Tag Archives: rules

Wanted – Cheap/free HDMI monitor for teaching with Raspberry Pis

Didn’t see anything against the rules for threads like this. Mods, please accept my apologies in advance and remove this thread if I’m breaking any rules.

I’m teaching some children some computer science basics in my neighbourhood. We have some Raspberry Pi Zeros (edited on 12/07./2018 to reflect we have Pi Zeros, not Pis!), but no dedicated display units. I’ve been using my TV for this, but the number of children has increased, so we need additional displays. The only requirement, is they be able to accept an HDMI input, and work.

I’m looking for something as cheap as possible. I can make a small donation to charity or pay a small cost for anyone supplying a monitor.

I can collect from Berkshire or Bristol by arrangement.

Location: Bracknell, Berkshire

______________________________________________________
This message is automatically inserted in all classifieds forum threads.
By replying to this thread you agree to abide by the trading rules detailed here.
Please be advised, all buyers and sellers should satisfy themselves that the other party is genuine by providing the following via private conversation to each other after negotiations are complete and prior to dispatching goods and making payment:

  • Landline telephone number. Make a call to check out the area code and number are correct, too
  • Name and address including postcode
  • Valid e-mail address

DO NOT proceed with a deal until you are completely satisfied with all details being correct. It’s in your best interest to check out these details yourself.

Wanted – Cheap/free HDMI monitor for teaching with Raspberry Pis

Didn’t see anything against the rules for threads like this. Mods, please accept my apologies in advance and remove this thread if I’m breaking any rules.

I’m teaching some children some computer science basics in my neighbourhood. We have some Raspberry Pis, but no dedicated display units. I’ve been using my TV for this, but the number of children has increased, so we need additional displays. The only requirement, is they be able to accept an HDMI input, and work.

I’m looking for something as cheap as possible. I can make a small donation to charity or pay a small cost for anyone supplying a monitor.

I can collect from Berkshire or Bristol by arrangement.

Location: Bracknell, Berkshire

______________________________________________________
This message is automatically inserted in all classifieds forum threads.
By replying to this thread you agree to abide by the trading rules detailed here.
Please be advised, all buyers and sellers should satisfy themselves that the other party is genuine by providing the following via private conversation to each other after negotiations are complete and prior to dispatching goods and making payment:

  • Landline telephone number. Make a call to check out the area code and number are correct, too
  • Name and address including postcode
  • Valid e-mail address

DO NOT proceed with a deal until you are completely satisfied with all details being correct. It’s in your best interest to check out these details yourself.

Wanted – Cheap/free HDMI monitor for teaching with Raspberry Pis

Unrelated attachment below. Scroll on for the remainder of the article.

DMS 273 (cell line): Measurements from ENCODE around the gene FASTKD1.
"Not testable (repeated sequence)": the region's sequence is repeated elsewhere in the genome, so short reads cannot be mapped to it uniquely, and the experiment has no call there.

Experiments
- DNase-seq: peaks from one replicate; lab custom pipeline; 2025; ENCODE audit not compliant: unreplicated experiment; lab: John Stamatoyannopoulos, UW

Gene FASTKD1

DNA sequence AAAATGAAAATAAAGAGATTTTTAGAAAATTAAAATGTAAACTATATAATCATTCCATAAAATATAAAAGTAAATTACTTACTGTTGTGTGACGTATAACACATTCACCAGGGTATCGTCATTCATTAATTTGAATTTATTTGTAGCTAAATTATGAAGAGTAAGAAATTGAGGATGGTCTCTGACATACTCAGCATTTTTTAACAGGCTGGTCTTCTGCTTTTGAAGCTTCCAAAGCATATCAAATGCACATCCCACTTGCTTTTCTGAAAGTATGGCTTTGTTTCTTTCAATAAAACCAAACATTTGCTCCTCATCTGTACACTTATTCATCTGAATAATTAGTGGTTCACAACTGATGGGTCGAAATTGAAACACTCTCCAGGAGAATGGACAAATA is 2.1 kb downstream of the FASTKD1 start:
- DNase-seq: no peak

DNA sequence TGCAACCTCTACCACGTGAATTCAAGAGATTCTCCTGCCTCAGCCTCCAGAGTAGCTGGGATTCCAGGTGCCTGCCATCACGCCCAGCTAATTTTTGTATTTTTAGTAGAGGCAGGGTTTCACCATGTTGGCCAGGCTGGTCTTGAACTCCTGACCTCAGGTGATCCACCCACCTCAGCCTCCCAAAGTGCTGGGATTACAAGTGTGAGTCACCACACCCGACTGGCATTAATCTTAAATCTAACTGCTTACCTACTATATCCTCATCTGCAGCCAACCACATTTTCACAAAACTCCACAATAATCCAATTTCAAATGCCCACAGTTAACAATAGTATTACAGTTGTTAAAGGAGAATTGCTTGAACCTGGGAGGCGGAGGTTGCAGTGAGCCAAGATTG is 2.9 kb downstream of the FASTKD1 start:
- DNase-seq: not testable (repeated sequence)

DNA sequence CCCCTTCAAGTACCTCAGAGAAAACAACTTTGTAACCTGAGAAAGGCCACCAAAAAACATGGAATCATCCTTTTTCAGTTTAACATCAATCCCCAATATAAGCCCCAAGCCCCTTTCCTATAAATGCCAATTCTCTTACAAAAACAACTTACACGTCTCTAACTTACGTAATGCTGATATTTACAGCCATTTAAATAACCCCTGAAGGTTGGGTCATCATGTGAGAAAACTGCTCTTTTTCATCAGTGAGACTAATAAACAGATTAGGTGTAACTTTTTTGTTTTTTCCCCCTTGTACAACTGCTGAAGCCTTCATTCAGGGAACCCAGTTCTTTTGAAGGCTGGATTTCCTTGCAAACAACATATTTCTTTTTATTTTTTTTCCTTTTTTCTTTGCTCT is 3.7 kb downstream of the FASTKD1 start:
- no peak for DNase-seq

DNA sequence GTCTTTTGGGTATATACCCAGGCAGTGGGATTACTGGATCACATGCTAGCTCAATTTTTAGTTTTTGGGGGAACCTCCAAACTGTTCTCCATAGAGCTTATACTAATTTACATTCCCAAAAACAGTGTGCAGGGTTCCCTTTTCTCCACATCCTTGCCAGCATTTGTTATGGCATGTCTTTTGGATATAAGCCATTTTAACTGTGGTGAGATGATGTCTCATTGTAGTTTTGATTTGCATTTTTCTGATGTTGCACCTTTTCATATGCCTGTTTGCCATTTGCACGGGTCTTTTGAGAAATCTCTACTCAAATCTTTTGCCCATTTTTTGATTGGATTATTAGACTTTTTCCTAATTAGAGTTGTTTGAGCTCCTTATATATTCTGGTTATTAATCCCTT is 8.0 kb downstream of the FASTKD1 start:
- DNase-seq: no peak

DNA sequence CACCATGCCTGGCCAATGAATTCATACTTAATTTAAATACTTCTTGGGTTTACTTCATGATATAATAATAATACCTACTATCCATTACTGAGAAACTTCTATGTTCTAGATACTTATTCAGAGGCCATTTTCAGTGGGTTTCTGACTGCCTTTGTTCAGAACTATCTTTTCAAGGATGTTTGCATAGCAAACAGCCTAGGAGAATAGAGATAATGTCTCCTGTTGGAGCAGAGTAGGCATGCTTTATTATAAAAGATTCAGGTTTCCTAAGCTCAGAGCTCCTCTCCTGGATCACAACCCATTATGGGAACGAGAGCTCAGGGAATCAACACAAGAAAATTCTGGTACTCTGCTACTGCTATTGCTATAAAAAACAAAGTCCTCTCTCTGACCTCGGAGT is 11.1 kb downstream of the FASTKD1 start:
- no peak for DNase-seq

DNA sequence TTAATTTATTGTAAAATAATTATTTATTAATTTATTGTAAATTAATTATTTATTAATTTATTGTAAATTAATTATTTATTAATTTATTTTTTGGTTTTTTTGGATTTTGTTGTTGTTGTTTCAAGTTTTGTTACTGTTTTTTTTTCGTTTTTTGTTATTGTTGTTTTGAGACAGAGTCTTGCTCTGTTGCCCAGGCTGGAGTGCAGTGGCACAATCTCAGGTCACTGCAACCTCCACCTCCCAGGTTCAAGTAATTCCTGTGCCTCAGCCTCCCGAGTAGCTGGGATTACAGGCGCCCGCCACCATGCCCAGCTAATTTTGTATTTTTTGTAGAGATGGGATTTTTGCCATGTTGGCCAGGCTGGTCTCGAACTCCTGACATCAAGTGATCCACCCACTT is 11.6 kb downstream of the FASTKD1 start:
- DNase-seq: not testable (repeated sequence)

Didn’t see anything against the rules for threads like this. Mods, please accept my apologies in advance and remove this thread if I’m breaking any rules.

I’m teaching some children some computer science basics in my neighbourhood. We have some Raspberry Pis, but no dedicated display units. I’ve been using my TV for this, but the number of children has increased, so we need additional displays. The only requirement, is they be able to accept an HDMI input, and work.

I’m looking for something as cheap as possible. I can make a small donation to charity or pay a small cost for anyone supplying a monitor.

I can collect from Berkshire or Bristol by arrangement.

Location: Bracknell, Berkshire

______________________________________________________
This message is automatically inserted in all classifieds forum threads.
By replying to this thread you agree to abide by the trading rules detailed here.
Please be advised, all buyers and sellers should satisfy themselves that the other party is genuine by providing the following via private conversation to each other after negotiations are complete and prior to dispatching goods and making payment:

  • Landline telephone number. Make a call to check out the area code and number are correct, too
  • Name and address including postcode
  • Valid e-mail address

DO NOT proceed with a deal until you are completely satisfied with all details being correct. It’s in your best interest to check out these details yourself.

Wanted – Cheap/free HDMI monitor for teaching with Raspberry Pis

Didn’t see anything against the rules for threads like this. Mods, please accept my apologies in advance and remove this thread if I’m breaking any rules.

I’m teaching some children some computer science basics in my neighbourhood. We have some Raspberry Pis, but no dedicated display units. I’ve been using my TV for this, but the number of children has increased, so we need additional displays. The only requirement, is they be able to accept an HDMI input, and work.

I’m looking for something as cheap as possible. I can make a small donation to charity or pay a small cost for anyone supplying a monitor.

I can collect from Berkshire or Bristol by arrangement.

Location: Bracknell, Berkshire

______________________________________________________
This message is automatically inserted in all classifieds forum threads.
By replying to this thread you agree to abide by the trading rules detailed here.
Please be advised, all buyers and sellers should satisfy themselves that the other party is genuine by providing the following via private conversation to each other after negotiations are complete and prior to dispatching goods and making payment: